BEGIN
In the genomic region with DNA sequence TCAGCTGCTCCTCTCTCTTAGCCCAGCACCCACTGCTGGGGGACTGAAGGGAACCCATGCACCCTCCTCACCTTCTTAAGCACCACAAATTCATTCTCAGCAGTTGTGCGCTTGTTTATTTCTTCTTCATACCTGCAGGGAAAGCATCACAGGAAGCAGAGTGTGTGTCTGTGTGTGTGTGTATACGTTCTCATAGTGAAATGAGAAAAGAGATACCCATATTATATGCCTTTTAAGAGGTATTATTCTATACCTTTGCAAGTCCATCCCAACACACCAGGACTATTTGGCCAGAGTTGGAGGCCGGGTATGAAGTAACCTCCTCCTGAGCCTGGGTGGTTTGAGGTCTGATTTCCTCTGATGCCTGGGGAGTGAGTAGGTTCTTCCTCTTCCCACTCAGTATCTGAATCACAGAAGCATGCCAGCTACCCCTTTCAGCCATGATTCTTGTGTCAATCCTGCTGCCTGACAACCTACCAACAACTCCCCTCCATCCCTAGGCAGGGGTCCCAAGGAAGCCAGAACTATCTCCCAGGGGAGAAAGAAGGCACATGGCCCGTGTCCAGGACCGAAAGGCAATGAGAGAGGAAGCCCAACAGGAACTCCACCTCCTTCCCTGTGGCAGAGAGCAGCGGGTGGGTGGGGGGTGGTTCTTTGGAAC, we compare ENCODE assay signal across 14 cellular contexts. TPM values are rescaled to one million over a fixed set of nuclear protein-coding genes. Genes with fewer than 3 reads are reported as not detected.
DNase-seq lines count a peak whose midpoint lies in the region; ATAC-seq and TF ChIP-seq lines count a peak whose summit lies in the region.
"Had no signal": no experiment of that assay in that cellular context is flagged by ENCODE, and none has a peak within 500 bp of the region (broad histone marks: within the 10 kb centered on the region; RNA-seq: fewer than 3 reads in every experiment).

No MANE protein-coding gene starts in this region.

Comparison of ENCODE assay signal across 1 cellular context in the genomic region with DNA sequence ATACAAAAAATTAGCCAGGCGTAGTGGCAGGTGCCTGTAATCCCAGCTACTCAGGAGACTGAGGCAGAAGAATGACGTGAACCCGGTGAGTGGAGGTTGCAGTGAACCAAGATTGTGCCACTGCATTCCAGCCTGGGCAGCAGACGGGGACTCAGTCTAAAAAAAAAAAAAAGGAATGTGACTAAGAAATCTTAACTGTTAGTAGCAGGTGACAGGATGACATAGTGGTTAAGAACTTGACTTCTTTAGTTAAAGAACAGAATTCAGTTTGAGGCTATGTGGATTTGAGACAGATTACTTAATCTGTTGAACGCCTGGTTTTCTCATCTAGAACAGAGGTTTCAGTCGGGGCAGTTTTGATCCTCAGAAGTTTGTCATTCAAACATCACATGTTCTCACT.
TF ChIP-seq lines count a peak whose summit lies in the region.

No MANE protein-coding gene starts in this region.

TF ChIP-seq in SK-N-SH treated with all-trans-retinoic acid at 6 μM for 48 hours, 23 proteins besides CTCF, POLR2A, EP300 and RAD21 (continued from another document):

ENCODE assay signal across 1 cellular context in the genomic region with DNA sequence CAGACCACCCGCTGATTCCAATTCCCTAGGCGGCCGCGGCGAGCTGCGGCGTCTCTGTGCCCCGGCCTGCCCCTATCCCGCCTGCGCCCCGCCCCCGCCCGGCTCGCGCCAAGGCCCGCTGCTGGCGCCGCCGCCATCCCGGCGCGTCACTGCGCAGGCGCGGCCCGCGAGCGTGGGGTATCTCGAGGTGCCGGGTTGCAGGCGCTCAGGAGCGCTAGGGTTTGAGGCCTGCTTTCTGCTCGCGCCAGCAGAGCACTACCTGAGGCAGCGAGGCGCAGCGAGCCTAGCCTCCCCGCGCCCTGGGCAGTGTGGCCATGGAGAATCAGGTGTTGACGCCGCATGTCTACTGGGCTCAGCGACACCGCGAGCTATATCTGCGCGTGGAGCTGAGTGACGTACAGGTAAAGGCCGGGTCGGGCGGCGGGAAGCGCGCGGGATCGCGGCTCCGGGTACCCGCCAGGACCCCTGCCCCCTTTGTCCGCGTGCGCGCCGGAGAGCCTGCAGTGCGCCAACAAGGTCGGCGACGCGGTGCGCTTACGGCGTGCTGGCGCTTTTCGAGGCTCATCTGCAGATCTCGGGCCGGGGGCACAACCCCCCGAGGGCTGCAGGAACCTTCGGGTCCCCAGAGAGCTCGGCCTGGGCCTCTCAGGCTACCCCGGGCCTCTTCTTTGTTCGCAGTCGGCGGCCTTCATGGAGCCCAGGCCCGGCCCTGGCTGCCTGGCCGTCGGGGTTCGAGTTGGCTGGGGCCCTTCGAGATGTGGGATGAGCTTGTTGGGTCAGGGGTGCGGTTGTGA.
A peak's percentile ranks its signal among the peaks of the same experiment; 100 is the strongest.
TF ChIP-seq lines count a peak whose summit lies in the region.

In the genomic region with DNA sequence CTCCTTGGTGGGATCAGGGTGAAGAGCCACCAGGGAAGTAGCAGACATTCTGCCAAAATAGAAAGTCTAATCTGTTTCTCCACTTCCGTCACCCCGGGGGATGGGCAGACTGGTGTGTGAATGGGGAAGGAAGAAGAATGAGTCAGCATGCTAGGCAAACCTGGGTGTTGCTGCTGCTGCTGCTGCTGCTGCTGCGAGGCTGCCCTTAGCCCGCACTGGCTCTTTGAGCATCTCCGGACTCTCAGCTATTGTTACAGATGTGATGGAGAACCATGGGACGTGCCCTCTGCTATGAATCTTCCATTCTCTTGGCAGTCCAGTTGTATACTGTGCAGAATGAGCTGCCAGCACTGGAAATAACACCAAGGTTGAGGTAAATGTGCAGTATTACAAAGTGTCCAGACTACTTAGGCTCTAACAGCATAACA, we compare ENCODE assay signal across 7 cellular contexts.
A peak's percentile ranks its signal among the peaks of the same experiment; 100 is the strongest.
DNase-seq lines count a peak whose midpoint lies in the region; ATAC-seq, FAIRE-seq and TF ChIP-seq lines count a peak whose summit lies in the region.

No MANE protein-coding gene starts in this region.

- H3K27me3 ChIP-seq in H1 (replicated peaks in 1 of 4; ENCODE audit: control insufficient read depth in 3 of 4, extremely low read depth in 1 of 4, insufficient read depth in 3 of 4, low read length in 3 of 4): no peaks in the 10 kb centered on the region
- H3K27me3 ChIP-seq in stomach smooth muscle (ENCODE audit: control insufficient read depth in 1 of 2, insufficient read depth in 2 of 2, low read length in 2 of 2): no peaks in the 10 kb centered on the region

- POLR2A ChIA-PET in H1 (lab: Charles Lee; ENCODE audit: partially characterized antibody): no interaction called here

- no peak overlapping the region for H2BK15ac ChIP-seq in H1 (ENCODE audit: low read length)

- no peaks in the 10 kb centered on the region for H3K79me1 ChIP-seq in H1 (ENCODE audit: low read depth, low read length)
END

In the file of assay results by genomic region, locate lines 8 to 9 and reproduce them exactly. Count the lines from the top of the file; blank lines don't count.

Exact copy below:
TF ChIP-seq in SK-N-SH treated with all-trans-retinoic acid at 6 μM for 48 hours, 23 proteins besides CTCF, POLR2A, EP300 and RAD21 (continued from another document):

ENCODE assay signal across 1 cellular context in the genomic region with DNA sequence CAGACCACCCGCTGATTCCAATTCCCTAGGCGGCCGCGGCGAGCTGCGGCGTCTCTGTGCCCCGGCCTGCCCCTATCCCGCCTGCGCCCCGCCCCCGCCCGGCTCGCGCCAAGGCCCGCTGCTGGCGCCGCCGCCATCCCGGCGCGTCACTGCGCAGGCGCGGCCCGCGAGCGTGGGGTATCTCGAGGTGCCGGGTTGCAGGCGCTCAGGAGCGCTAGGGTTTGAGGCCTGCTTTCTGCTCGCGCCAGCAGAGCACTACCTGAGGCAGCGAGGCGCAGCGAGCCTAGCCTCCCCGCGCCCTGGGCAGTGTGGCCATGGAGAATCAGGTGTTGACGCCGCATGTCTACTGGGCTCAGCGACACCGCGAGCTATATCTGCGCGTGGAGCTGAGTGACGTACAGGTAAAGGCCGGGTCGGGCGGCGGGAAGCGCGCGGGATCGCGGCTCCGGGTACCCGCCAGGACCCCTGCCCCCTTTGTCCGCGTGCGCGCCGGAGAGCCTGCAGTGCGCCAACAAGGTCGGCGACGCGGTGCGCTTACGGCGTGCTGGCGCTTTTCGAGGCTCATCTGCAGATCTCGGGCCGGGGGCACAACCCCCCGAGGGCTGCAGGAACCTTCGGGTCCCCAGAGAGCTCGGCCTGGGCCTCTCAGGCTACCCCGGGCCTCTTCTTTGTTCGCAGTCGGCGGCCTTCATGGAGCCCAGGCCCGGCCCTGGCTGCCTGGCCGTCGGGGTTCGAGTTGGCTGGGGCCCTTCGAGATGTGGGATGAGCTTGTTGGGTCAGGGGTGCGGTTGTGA.